Detection of Clostridioides [formerly Clostridium] difficile (C difficile) toxins in fecal matter can lead to accurate diagnosis of C difficile infection (CDI), according to study results published in Open Forum Infectious Diseases.
Previous research suggests that patients with CDI who are diagnosed using polymerase chain reaction (PCR) testing may be less likely to respond to CDI treatment compared with patients diagnosed using a direct toxin-based test. The objective of this study was to examine the effect of different diagnostic methods for CDI on efficacy outcomes in phase 3 MODIFY I/II trials, in which participants received bezlotoxumab to treat primary and recurrent CDI (previously covered here; original study available here).
In this post hoc analysis of pooled data from MODIFY I/II trials, researchers assessed initial clinical cure and recurrent CDI in participants diagnosed at baseline using direct toxin-based tests including enzyme immunoassay/cell cytotoxicity assay or indirect methods including toxin gene PCR (tgPCR)/toxigenic culture. All test kits used had a labeled specificity of ≥94% with the capacity to detect the presence of C difficile toxin B or its cognate tcdB gene. This study included only patients who received bezlotoxumab or placebo during the MODIFY I/II trials.
The main efficacy end points in this study included initial clinical cure and recurrent CDI. Other efficacy end points included sustained cure, diarrhea recurrence, rehospitalization, fecal microbiota transplant, and all-cause mortality.
The integrated modified intent-to-treat population from MODIFY I/II consisted of 1554 patients who received bezlotoxumab (n=781) and placebo (n=773). Toxin gene PCR or toxigenic culture was used to diagnose 399 patients in the bezlotoxumab group and 382 patients in the placebo group, for a total of 781 patients diagnosed using these methods. Toxin enzyme immunoassay or cell cytotoxicity assay was used to diagnose 382 patients in the bezlotoxumab group and 391 patients in the placebo group, for a total of 773 patients diagnosed using these methods.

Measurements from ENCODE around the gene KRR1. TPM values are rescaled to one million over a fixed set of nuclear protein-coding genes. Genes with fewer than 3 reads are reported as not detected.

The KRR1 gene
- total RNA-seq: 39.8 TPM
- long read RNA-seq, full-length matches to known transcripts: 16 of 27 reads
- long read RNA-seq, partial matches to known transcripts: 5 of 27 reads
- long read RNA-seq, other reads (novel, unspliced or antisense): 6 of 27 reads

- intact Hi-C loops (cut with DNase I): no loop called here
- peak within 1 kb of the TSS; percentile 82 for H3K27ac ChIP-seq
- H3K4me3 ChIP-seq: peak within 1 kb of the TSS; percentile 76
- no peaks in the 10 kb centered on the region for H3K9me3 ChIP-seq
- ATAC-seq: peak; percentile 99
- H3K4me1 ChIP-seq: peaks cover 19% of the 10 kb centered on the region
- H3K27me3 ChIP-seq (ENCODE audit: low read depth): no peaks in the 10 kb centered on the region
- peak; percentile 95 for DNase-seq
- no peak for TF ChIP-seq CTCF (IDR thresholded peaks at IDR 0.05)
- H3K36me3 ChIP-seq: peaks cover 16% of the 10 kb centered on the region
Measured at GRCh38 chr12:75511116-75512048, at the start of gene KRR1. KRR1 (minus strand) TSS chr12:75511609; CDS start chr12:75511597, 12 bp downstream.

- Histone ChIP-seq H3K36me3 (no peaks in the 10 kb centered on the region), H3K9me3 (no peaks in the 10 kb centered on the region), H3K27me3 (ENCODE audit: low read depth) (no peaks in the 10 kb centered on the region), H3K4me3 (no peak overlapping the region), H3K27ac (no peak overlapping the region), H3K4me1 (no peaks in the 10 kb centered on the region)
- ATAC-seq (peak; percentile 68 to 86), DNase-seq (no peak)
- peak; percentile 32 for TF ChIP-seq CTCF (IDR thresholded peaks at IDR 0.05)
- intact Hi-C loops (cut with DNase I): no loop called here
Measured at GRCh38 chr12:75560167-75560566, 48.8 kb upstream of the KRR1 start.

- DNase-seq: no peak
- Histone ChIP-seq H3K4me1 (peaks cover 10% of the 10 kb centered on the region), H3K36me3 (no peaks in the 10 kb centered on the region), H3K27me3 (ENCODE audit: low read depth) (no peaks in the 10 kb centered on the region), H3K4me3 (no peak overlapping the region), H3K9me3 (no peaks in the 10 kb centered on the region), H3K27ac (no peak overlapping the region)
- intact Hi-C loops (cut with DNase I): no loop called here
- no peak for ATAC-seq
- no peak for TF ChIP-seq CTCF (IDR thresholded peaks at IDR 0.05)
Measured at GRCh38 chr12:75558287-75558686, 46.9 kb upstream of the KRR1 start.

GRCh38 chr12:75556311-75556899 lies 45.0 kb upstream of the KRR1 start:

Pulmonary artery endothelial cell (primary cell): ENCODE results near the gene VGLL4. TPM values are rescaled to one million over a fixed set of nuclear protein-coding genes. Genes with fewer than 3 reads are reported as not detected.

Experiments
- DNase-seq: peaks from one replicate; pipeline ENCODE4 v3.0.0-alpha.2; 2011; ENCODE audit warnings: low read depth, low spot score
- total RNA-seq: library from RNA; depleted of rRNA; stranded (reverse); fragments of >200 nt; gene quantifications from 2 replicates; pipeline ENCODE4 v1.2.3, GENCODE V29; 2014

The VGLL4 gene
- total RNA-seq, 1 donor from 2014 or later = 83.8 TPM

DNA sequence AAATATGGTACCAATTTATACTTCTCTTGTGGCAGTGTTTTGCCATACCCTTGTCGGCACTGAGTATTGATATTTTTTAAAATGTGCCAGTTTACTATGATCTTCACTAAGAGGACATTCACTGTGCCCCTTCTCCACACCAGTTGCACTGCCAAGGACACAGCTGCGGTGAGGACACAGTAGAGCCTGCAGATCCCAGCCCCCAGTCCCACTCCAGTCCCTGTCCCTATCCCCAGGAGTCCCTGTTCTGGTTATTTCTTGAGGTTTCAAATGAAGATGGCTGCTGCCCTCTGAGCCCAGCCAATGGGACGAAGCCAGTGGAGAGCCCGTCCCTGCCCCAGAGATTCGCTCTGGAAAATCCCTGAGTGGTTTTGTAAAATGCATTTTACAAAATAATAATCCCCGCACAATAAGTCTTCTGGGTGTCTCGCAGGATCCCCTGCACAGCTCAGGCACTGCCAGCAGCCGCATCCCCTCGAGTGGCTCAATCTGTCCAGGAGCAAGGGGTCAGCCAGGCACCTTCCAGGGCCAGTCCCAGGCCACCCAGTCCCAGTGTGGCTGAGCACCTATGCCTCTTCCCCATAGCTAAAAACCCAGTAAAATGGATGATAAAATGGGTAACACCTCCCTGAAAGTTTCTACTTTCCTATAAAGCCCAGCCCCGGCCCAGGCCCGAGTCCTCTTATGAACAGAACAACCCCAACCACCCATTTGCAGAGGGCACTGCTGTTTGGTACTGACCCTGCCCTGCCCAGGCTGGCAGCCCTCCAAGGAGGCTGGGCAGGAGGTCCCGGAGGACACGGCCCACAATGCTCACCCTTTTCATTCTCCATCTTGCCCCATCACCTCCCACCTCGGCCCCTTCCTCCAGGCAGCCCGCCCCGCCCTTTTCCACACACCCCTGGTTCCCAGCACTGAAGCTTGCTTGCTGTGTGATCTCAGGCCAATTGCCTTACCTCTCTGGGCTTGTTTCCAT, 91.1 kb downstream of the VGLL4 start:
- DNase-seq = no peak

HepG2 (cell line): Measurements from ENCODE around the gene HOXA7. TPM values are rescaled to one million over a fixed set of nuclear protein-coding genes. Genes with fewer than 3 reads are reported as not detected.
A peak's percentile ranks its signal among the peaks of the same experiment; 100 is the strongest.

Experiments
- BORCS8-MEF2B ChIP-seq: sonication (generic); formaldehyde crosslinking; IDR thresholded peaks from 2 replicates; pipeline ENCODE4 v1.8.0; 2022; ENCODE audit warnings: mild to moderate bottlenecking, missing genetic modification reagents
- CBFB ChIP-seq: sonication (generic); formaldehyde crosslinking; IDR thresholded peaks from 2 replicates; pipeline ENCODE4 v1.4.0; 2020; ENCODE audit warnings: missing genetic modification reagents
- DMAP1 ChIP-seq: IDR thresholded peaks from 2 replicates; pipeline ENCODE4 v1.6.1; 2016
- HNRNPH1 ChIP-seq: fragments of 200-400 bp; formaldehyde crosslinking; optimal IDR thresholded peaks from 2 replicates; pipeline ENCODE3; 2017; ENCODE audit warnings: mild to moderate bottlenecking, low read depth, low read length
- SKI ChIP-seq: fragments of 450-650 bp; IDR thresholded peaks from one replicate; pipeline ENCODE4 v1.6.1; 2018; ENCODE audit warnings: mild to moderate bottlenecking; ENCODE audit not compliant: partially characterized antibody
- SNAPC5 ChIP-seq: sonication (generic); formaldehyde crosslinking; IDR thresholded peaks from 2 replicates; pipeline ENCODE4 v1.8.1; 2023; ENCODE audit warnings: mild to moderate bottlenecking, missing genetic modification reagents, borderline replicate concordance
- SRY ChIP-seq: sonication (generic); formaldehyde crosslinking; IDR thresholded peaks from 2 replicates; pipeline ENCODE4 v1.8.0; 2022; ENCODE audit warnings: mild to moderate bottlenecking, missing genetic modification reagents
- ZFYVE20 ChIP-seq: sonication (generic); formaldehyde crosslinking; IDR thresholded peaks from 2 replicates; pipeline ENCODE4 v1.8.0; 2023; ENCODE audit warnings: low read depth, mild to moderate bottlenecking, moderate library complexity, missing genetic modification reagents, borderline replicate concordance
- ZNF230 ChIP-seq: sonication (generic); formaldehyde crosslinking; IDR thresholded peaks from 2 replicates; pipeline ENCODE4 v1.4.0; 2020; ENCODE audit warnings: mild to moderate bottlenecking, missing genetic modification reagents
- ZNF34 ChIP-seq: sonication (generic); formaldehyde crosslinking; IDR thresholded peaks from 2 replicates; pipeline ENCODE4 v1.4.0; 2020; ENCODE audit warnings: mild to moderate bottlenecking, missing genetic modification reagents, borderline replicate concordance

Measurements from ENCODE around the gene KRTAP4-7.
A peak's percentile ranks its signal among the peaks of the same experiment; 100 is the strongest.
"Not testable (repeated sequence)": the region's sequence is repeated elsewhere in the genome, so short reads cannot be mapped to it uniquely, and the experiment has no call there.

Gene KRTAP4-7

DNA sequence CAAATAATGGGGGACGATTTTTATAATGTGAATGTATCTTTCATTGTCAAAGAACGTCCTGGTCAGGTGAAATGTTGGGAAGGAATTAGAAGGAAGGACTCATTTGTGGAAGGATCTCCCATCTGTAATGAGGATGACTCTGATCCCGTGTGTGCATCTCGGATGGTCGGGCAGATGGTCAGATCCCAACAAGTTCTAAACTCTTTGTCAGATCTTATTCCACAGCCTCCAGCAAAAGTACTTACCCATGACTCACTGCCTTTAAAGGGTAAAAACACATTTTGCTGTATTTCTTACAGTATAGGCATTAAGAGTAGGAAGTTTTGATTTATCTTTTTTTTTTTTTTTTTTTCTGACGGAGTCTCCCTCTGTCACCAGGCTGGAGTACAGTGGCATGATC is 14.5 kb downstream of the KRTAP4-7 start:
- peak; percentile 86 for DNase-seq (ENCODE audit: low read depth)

Results revealed that initial clinical cure rates were lower in patients who were diagnosed using toxin gene PCR or toxigenic culture (bezlotoxumab 78.4%; placebo 77.7%) vs those diagnosed with toxin enzyme immunoassay or cell cytotoxicity assay (bezlotoxumab 81.7%; placebo 82.9%). Compared with placebo, bezlotoxumab significantly reduced the rate of recurrent CDI regardless of the diagnostic method used, with an absolute difference of -15.4% (95% CI, -22.0% to -8.7%) and -9.7% (95% CI, -16.8% to -2.5%) in the toxin enzyme immunoassay or cell cytotoxicity assay and toxin gene PCR or toxigenic culture subgroups, respectively.
Further, the recurrent CDI rate tended to be lower among patients treated with bezlotoxumab and diagnosed by toxin enzyme immunoassay or cell cytotoxicity assay (17.6%) vs toxin gene PCR or toxigenic culture (23.6%; absolute difference -6.0%; 95% CI, -12.4% to 0.3%; relative difference -25.4%). In the placebo group, recurrent CDI was approximately 33% regardless of the diagnostic method used. The relative reduction in the rate of recurrent CDI for the bezlotoxumab vs placebo group was higher for toxin enzyme immunoassay or cell cytotoxicity assay at 46.6% vs 29.1% for toxin gene PCR or toxigenic culture.
This study was a post hoc analysis, and was not designed to assess the effect of diagnostic method on the efficacy of bezlotoxumab in CDI. In addition, multiple factors may have led to the observed difference in efficacy between diagnostic subgroups, such as undetermined cause of diarrhea recurrence.
The researchers concluded that the use of direct toxin-based tests to detect fecal C difficile toxins can lead to the accurate diagnosis of CDI and ensures that therapeutic efficacy is not underestimated.
Disclosure: This clinical trial was supported by Merck Sharp & Dohme Corp. Please see the original reference for a full list of authors’ disclosures.
Wilcox MH, Rahav G, Dubberke ER, et al. Influence of diagnostic method on outcomes in phase 3 clinical trials of bezlotoxumab for the prevention of recurrent Clostridioides difficile infection: a post hoc analysis of MODIFY I/II. Open Forum Infect Dis. 2019;6(8): ofz293.
This article originally appeared on Infectious Disease Advisor